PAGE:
been addressed is the adjustable steering wheel column. This column adjusts comfortably for an operator who is about 5’2 in height, but is a serious issue for those over 5’6, unlike the New Flyers (which can adjust for comfort into the 6’ foot range of operators) the Gilligs only adjust slightly. While operating the bus an operator is forced to hunch over to make turns, or pull into stops to over compensate for flaws in the equipment. During training, operators are instructed to make turns at 5 miles an hour while scanning (to compensate for the added vision barriers) in an exaggerated way, while hunched over the wheel. This repetitive motion places severe stress on the cervical, thoracic, lumbar and sacral parts of the spine. The shoulders are also effected due to the overhand style of turning the wheel (during my initial training, this style was called “palming the wheel” and we were instructed not to do it due to the impact on the shoulders). The seats (there are 3 types) all are not flat but shaped in a way that have hard ridges (or an example a toilet seat). The first one introduced was made out of leather which has a higher ridge under the tail bone (coccyx) which is problematic when the busses “bottom out” (which these Gilligs do often) causing repeated injury. The other 2 have the same problem as well, they are not flat and the middle part of the seats ware down from body heat while the ridge remains firm, thus the feel of sitting on a toilet seat. While operating in all these seats operators experience injuries to their right hip (os coxa) and that’s due to the repetitive motion of moving back and forth between the brake and the accelerator, grinding the hip on the hard ridge. The adjustable peddles were rolled out to be an ergonomic solution to the height problems on busses, but in the Gilligs case it is more problematic due to the height issues. The adjustable peddles places the hips in a non-parallel position and increases stress with the seats. The adjustable peddles sits at a 55 degree angle on the Gillig while the New Flyers sat somewhere at 45 degrees. This higher position could lead to a repetitive motion injuries associated with sprains, instability or ligament injuries; add this to the seats and you could end up having ankle, hip, knee and lower lumbar spine injuries. The last, but not in the least is the air brake and its location. On the New Flyers, there are located near the bottom of the left corner of the operators seat; contrast that with the Gillig models which are located on the operators left side panel located by the operator waist line (or slightly above depending on height). On these Gillig busses they are hard to pull up and set the brake, and have the potential to immediately cause and number of injuries associated from the hand to the shoulder. Since the location is above the waist the operator has to torque their left arm in an awkward position to set the brake, which could lead to Rotator cuff tendonitis which is a usually dull, aching shoulder pain that can't be tied to one location. It often radiates into the trapezius, the upper arm down toward the chest. The pain is often worse at night and may interfere with sleep. Tennis elbow Pain is in the outer side of the elbow and in some cases, this painful area extends down to the forearm and wrist or the opposite side called Golfer's elbow. There have been no modifications in the 3000-3500 series busses to solve this immediate issue.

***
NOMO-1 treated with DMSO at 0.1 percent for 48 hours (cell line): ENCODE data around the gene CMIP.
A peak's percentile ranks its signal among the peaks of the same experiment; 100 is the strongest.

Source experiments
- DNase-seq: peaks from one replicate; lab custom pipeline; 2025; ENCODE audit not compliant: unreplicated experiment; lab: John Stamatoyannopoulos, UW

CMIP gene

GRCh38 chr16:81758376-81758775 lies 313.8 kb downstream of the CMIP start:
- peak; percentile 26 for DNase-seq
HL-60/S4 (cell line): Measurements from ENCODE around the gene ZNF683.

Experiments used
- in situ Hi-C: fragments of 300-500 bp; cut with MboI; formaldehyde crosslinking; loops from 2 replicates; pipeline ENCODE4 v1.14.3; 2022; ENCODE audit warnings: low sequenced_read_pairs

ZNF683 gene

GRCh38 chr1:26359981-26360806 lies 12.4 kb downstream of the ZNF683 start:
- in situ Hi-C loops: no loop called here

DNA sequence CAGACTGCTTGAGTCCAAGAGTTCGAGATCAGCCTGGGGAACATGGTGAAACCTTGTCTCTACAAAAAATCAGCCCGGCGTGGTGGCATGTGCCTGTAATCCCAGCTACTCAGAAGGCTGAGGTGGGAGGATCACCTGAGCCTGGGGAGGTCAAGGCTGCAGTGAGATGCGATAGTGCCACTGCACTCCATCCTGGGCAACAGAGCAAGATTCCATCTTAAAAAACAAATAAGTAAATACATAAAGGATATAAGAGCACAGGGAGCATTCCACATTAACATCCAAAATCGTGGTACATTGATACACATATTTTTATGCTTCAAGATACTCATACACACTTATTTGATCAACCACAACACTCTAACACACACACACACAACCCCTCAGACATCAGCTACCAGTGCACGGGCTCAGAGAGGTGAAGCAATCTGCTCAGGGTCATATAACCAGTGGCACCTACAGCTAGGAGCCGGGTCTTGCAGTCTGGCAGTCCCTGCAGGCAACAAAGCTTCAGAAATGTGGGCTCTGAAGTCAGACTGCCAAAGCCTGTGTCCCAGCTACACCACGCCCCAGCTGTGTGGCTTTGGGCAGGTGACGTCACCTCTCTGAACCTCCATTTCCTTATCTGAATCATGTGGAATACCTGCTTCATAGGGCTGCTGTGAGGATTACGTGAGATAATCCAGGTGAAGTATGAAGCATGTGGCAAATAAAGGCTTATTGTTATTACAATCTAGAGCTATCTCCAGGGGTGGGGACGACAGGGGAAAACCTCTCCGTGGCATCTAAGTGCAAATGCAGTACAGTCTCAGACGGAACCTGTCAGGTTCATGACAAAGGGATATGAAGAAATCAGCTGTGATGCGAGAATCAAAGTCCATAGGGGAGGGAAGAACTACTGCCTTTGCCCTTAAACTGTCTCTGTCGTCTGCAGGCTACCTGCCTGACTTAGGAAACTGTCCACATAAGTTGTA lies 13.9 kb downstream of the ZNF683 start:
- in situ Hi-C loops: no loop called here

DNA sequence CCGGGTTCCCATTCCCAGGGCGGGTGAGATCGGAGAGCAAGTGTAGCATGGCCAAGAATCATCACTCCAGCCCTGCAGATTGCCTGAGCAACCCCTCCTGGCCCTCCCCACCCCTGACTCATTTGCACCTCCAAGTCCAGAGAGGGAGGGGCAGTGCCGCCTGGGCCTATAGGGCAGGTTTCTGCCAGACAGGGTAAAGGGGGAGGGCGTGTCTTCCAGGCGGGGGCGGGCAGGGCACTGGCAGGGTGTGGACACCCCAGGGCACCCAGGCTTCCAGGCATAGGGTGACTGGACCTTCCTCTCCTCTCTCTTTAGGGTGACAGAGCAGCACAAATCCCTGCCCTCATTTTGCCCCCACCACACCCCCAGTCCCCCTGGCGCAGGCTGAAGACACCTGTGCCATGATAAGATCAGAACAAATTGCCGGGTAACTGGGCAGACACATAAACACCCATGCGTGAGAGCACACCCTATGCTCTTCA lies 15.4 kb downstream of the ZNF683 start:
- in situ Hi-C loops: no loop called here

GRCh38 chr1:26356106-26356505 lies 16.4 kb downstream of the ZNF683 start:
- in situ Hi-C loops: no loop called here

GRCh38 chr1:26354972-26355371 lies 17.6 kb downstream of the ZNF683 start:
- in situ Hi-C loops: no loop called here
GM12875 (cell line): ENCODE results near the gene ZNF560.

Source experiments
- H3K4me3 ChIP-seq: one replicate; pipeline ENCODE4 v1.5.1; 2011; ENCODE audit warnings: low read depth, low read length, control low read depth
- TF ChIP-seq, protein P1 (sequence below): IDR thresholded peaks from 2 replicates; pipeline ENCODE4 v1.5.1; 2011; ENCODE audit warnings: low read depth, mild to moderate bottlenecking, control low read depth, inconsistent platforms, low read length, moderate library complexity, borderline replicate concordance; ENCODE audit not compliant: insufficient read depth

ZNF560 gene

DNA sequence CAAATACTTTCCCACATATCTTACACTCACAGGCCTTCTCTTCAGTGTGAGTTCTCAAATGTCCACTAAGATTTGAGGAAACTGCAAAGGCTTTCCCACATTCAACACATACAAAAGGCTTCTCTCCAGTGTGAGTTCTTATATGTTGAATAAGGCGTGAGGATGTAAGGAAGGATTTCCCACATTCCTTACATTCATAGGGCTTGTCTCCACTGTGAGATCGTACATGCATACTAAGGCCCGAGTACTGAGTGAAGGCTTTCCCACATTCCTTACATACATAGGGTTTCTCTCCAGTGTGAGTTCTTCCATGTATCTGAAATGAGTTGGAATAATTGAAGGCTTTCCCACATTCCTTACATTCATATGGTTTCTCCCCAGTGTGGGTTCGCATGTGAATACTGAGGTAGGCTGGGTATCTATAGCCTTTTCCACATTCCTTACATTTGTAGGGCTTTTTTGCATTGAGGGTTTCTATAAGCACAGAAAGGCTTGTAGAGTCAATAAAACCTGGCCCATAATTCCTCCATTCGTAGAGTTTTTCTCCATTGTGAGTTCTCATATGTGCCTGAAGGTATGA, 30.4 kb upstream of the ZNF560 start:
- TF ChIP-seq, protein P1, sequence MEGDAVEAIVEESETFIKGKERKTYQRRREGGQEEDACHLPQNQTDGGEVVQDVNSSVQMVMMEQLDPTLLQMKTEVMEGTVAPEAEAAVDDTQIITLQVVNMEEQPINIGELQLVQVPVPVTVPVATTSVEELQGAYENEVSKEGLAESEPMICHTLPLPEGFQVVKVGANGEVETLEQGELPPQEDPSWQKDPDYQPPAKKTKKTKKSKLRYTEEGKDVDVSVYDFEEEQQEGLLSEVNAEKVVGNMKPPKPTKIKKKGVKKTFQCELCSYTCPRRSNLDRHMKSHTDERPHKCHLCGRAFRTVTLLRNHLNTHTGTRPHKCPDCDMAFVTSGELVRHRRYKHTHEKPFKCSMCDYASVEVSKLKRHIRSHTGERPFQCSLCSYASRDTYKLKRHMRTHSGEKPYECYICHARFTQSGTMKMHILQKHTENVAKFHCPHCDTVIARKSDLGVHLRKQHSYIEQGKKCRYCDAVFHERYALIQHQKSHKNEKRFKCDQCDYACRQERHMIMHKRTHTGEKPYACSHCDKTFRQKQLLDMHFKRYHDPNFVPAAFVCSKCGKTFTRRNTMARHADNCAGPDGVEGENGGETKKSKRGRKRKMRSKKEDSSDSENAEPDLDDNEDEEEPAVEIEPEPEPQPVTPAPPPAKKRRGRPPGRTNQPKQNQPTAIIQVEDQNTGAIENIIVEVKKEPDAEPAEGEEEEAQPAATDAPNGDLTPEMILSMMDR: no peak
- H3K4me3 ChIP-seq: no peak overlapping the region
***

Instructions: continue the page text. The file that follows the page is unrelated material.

The steps you need to take if you are injured: 1. let dispatch know (with details). 2. Request another bus if the pain is persistent. 3. Fill an injury report (with details). 4. See a physician and if necessary get an ADA accommodation from them (I heard a rash of requests lately) for our employer.
Most of all inform your union, it’s their job to represent the members in this union. As I’ve said for a long time now, “NO STATS NO CASE.” If the stats warrant an OSHA investigation then your union needs as much data as possible (https://www.osha.gov/as/opa/worker/handling.html , https://www.osha.gov/dcsp/osp/index.html ) to start the process.
The reason for this email/ post was another member was injured in one of these busses and reported it and filled for workmen’s compensation, of which they were denied; so they got an attorney to look into their denial. They received information from the company concerning the job requirements/ job analysis which is clearly out dated (see attached). The information was originally done in August 28, 2008 and an update in April 2011, before we switched to the Gillig models in 2012. So if you were denied and wondered why, well here it is; all based on outdated information.
So if you’ve been denied an injury claim from operating the 3000 series Gillig busses, you might want to look up an attorney and have them look into your claim.
Your brother on the front lines